PBC Supports the Government and the SECP on the Companies (Amendment) Ordinance 2020
June 1, 2020
June 1, 2020
Some recent media reports on some changes introduced by the SECP through the Companies (Amendment) Ordinance 2020 on declaration of interests in companies abroad are based on a less than complete understanding of the issue. The Pakistan Business Council supports the government and the SECP on the direction of the changes but feels that more needs to be done to promote corporatization and the formal sector. It also appreciates the manner in which the SECP Policy Board and the SECP has conducted its consultations and their thrust to make it easier and simpler to do business.
Section 452 of the Companies Act 2017 required all interests in foreign companies, no matter how small, to be declared by officers and substantial shareholders of Pakistani companies to the SECP, which the SECP merely passed on to the FBR. Any member of the public could see it. The changes brought about by the amendment ordinance is to limit the declaration to interests over 10% in the overseas company and to protect its confidentiality. Whilst these changes are in the right direction, the PBC continues to advocate the complete withdrawal of Section 452 for the following reasons:
1) NO GLOBAL PRECEDENCE: There is no global precedence of the use of Companies Law to unearth interests in entities, local or foreign, other than those that could lead to potential conflict of interest. Section 452 was never intended to cover conflicts as Section 208 regulates this.
2) THE COMPANIES ACT HAS BEEN SUPERSEDED BY FADRA WHICH ASSURES TOTAL CONFIDENTALITY: The Foreign Assets Declaration and Repatriation Act 2018 (FADRA) has superseded the Companies Act 2017, as also all previous laws, with respect to confidentiality. Hence the purpose of discovering shareholding by Pakistanis in companies abroad is now served through FADRA. Section 452 of the Companies Act is therefore superfluous.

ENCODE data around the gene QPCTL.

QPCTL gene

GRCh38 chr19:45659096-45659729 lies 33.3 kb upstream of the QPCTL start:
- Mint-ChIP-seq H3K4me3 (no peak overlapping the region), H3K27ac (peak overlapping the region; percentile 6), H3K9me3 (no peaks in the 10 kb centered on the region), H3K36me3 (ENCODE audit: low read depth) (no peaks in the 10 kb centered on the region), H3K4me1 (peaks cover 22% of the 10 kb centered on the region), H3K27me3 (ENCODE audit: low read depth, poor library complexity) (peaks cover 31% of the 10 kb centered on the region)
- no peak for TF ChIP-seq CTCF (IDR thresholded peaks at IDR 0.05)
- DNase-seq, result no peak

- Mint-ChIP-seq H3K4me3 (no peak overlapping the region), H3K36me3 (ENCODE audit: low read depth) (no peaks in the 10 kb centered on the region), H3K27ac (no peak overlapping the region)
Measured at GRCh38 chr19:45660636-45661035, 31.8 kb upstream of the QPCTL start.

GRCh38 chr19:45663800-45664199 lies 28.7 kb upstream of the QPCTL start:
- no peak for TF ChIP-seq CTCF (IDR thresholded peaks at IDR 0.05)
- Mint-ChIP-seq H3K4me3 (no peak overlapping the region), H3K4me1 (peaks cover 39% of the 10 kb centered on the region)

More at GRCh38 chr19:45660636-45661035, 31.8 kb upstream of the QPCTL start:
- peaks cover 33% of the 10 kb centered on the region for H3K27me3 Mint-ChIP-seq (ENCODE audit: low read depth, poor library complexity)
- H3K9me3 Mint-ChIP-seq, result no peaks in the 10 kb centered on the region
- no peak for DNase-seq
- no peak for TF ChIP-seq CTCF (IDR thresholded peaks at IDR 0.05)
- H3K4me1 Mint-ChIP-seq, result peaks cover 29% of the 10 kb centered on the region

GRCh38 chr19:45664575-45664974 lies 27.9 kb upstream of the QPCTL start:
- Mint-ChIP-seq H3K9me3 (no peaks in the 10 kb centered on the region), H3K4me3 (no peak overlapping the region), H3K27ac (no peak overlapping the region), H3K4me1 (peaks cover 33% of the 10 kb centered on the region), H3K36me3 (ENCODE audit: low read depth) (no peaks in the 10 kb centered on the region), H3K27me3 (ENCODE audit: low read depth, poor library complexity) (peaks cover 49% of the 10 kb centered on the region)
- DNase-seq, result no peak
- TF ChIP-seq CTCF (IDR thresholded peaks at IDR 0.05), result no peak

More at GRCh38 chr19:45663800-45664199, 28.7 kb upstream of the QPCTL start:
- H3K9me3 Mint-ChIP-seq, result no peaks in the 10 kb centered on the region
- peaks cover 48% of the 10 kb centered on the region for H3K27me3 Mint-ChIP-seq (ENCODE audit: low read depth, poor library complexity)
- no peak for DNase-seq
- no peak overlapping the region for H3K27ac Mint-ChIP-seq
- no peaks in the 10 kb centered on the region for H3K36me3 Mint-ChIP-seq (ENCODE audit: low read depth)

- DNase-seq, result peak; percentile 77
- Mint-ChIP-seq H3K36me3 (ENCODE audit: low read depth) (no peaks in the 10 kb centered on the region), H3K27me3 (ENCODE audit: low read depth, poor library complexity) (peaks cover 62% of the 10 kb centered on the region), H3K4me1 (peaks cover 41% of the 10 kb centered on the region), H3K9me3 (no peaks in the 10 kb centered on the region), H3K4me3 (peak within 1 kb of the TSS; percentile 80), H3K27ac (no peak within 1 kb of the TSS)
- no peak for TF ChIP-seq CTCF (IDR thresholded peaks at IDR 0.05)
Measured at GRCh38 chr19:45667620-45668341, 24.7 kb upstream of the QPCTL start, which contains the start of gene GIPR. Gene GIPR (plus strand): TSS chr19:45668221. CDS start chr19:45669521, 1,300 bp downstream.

3) OECD CONVENTION: Pakistan is a signatory to the OECD Convention on exchange of information on overseas interests. This is the channel used by administrations across the world to unearth assets held abroad.
4) NO BENEFIT TO INVESTORS: The information contained in the declarations is not shared with shareholders in the annual or other reports. No corporate governance or investor interest is therefore served by Section 452.
5) SECP MERELY A POST OFFICE: Under Section 452 the SECP was (and is) merely a post office for the FBR. It neither has (nor claims), any expertise to verify or add value to the information obtained from the declarations. SECP’s time and effort would be better spent on more value-adding functions.
As a matter of principle, the PBC believes that tax and exchange control laws and conventions should be used to discover overseas interests, instead of misusing the Companies Act to encumber investors, and officers associated with generally well-regulated and tax-compliant corporates in the formal sector with further reporting responsibilities. Incorporation promotes formalization of the economy. Provisions such as Section 452 encourage businesses to remain in the informal and unincorporated sector. They also make it more difficult to do business. Discriminating against the corporate sector cannot (and should not) be the objective of law. Jobs, exports and tax revenues are generated predominantly by the corporate sector, which PBC strongly believes deserves more trust, support and empowerment. Aside from withdrawing Section 452, the PBC has requested the SECP to redefine related parties under Section 208 and restore the provisions of section 181 with respect to independent and non-executive directors.Download